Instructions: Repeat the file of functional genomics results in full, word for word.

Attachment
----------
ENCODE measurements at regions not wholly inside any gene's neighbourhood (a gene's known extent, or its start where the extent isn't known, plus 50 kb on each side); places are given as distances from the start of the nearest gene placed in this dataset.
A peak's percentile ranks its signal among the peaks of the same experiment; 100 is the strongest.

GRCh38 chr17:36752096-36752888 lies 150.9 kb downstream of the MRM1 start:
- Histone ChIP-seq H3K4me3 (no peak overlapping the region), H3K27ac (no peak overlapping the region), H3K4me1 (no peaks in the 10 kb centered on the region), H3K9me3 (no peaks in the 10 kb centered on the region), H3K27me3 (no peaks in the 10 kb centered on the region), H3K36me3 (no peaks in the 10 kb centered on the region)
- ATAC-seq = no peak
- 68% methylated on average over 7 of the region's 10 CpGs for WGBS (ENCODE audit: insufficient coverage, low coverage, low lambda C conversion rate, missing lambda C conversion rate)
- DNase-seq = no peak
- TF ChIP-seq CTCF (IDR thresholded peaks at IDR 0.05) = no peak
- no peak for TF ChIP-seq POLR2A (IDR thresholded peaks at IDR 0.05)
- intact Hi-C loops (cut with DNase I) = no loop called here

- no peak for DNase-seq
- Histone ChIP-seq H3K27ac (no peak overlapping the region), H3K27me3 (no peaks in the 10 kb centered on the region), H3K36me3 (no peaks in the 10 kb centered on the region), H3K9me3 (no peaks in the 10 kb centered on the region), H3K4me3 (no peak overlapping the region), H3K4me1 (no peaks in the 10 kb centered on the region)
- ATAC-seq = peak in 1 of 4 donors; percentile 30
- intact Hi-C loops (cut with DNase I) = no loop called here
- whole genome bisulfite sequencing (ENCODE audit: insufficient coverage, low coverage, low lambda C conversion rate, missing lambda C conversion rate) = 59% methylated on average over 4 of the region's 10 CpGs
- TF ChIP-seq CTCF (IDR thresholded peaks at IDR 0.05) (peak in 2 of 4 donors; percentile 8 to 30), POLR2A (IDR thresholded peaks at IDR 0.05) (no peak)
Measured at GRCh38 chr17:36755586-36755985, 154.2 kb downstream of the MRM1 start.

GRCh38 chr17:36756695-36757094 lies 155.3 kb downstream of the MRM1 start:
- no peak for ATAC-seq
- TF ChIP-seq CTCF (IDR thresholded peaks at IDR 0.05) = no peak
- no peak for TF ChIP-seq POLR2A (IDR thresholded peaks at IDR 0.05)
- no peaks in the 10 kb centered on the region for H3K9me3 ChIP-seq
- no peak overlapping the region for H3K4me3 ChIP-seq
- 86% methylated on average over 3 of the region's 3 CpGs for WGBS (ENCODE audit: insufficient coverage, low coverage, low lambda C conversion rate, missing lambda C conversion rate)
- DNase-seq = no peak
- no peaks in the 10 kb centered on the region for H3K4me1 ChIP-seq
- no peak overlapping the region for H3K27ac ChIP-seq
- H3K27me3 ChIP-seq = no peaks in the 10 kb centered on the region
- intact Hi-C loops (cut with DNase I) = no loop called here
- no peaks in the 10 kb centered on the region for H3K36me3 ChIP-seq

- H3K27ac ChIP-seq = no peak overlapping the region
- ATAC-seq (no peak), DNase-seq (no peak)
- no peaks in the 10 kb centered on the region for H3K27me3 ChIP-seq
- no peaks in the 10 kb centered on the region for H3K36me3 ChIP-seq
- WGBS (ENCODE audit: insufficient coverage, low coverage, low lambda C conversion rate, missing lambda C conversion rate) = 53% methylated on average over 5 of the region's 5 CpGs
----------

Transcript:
ENCODE measurements at regions not wholly inside any gene's neighbourhood (a gene's known extent, or its start where the extent isn't known, plus 50 kb on each side); places are given as distances from the start of the nearest gene placed in this dataset.
A peak's percentile ranks its signal among the peaks of the same experiment; 100 is the strongest.

GRCh38 chr17:36752096-36752888 lies 150.9 kb downstream of the MRM1 start:
- Histone ChIP-seq H3K4me3 (no peak overlapping the region), H3K27ac (no peak overlapping the region), H3K4me1 (no peaks in the 10 kb centered on the region), H3K9me3 (no peaks in the 10 kb centered on the region), H3K27me3 (no peaks in the 10 kb centered on the region), H3K36me3 (no peaks in the 10 kb centered on the region)
- ATAC-seq = no peak
- 68% methylated on average over 7 of the region's 10 CpGs for WGBS (ENCODE audit: insufficient coverage, low coverage, low lambda C conversion rate, missing lambda C conversion rate)
- DNase-seq = no peak
- TF ChIP-seq CTCF (IDR thresholded peaks at IDR 0.05) = no peak
- no peak for TF ChIP-seq POLR2A (IDR thresholded peaks at IDR 0.05)
- intact Hi-C loops (cut with DNase I) = no loop called here

- no peak for DNase-seq
- Histone ChIP-seq H3K27ac (no peak overlapping the region), H3K27me3 (no peaks in the 10 kb centered on the region), H3K36me3 (no peaks in the 10 kb centered on the region), H3K9me3 (no peaks in the 10 kb centered on the region), H3K4me3 (no peak overlapping the region), H3K4me1 (no peaks in the 10 kb centered on the region)
- ATAC-seq = peak in 1 of 4 donors; percentile 30
- intact Hi-C loops (cut with DNase I) = no loop called here
- whole genome bisulfite sequencing (ENCODE audit: insufficient coverage, low coverage, low lambda C conversion rate, missing lambda C conversion rate) = 59% methylated on average over 4 of the region's 10 CpGs
- TF ChIP-seq CTCF (IDR thresholded peaks at IDR 0.05) (peak in 2 of 4 donors; percentile 8 to 30), POLR2A (IDR thresholded peaks at IDR 0.05) (no peak)
Measured at GRCh38 chr17:36755586-36755985, 154.2 kb downstream of the MRM1 start.

GRCh38 chr17:36756695-36757094 lies 155.3 kb downstream of the MRM1 start:
- no peak for ATAC-seq
- TF ChIP-seq CTCF (IDR thresholded peaks at IDR 0.05) = no peak
- no peak for TF ChIP-seq POLR2A (IDR thresholded peaks at IDR 0.05)
- no peaks in the 10 kb centered on the region for H3K9me3 ChIP-seq
- no peak overlapping the region for H3K4me3 ChIP-seq
- 86% methylated on average over 3 of the region's 3 CpGs for WGBS (ENCODE audit: insufficient coverage, low coverage, low lambda C conversion rate, missing lambda C conversion rate)
- DNase-seq = no peak
- no peaks in the 10 kb centered on the region for H3K4me1 ChIP-seq
- no peak overlapping the region for H3K27ac ChIP-seq
- H3K27me3 ChIP-seq = no peaks in the 10 kb centered on the region
- intact Hi-C loops (cut with DNase I) = no loop called here
- no peaks in the 10 kb centered on the region for H3K36me3 ChIP-seq

- H3K27ac ChIP-seq = no peak overlapping the region
- ATAC-seq (no peak), DNase-seq (no peak)
- no peaks in the 10 kb centered on the region for H3K27me3 ChIP-seq
- no peaks in the 10 kb centered on the region for H3K36me3 ChIP-seq
- WGBS (ENCODE audit: insufficient coverage, low coverage, low lambda C conversion rate, missing lambda C conversion rate) = 53% methylated on average over 5 of the region's 5 CpGs